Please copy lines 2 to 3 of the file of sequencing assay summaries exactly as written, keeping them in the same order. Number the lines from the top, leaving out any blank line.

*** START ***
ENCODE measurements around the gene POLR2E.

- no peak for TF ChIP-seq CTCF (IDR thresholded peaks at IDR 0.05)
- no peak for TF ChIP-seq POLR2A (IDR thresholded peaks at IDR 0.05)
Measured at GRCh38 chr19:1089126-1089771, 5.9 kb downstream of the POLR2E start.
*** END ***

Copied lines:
- no peak for TF ChIP-seq CTCF (IDR thresholded peaks at IDR 0.05)
- no peak for TF ChIP-seq POLR2A (IDR thresholded peaks at IDR 0.05)